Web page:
Here's a figure showing some their estimates of plastic waste generation and disposal since 1950 and projected up through 2050. The calculations suggest that even with a substantial rise in incineration and recycling of plastic, the cumulative amount of plastic discarded will rise substantially in the next few decades.
As the authors note, we are essentially carrying out an uncontrolled global experiment on how plastic waste may affect the environment:
Plastic waste is now so ubiquitous in the environment that it has been suggested as a geological indicator of the proposed Anthropocene era ... None of the mass-produced plastics biodegrade in any meaningful way; however, sunlight weakens the materials, causing fragmentation into particles known to reach millimeters or micrometers in size. Research into the environmental impacts of these “microplastics” in marine and freshwater environments has accelerated in recent years, but little is known about the impacts of plastic waste in land-based ecosystems. ...
The growth of plastics production in the past 65 years has substantially outpaced any other manufactured material. The same properties that make plastics so versatile in innumerable applications—durability and resistance to degradation—make these materials difficult or impossible for nature to assimilate. Thus, without a well-designed and tailor-made management strategy for end-of-life plastics, humans are conducting a singular uncontrolled experiment on a global scale, in which billions of metric tons of material will accumulate across all major terrestrial and aquatic ecosystems on the planet. The relative advantages and disadvantages of dematerialization, substitution, reuse, material recycling, waste-to-energy, and conversion technologies must be carefully considered to design the best solutions to the environmental challenges posed by the enormous and sustained global growth in plastics production and use.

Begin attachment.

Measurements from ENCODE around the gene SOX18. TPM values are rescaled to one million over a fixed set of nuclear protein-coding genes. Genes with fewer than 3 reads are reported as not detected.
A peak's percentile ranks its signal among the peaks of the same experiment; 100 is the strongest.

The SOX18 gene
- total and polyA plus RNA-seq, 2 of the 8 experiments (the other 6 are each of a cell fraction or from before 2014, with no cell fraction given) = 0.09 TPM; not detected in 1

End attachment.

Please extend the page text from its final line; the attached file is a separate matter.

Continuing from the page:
A version of this article first appeared on Conversable Economist.
Timothy Taylor is an American economist. He is managing editor of the Journal of Economic Perspectives, a quarterly academic journal produced at Macalester College and published by the American Economic Association. Taylor received his Bachelor of Arts degree from Haverford College and a master's degree in economics from Stanford University. At Stanford, he was winner of the award for excellent teaching in a large class (more than 30 students) given by the Associated Students of Stanford University. At Minnesota, he was named a Distinguished Lecturer by the Department of Economics and voted Teacher of the Year by the master's degree students at the Hubert H. Humphrey Institute of Public Affairs. Taylor has been a guest speaker for groups of teachers of high school economics, visiting diplomats from eastern Europe, talk-radio shows, and community groups. From 1989 to 1997, Professor Taylor wrote an economics opinion column for the San Jose Mercury-News. He has published multiple lectures on economics through The Teaching Company. With Rudolph Penner and Isabel Sawhill, he is co-author of Updating America's Social Contract (2000), whose first chapter provided an early radical centrist perspective, "An Agenda for the Radical Middle". Taylor is also the author of The Instant Economist: Everything You Need to Know About How the Economy Works, published by the Penguin Group in 2012. The fourth edition of Taylor's Principles of Economics textbook was published by Textbook Media in 2017.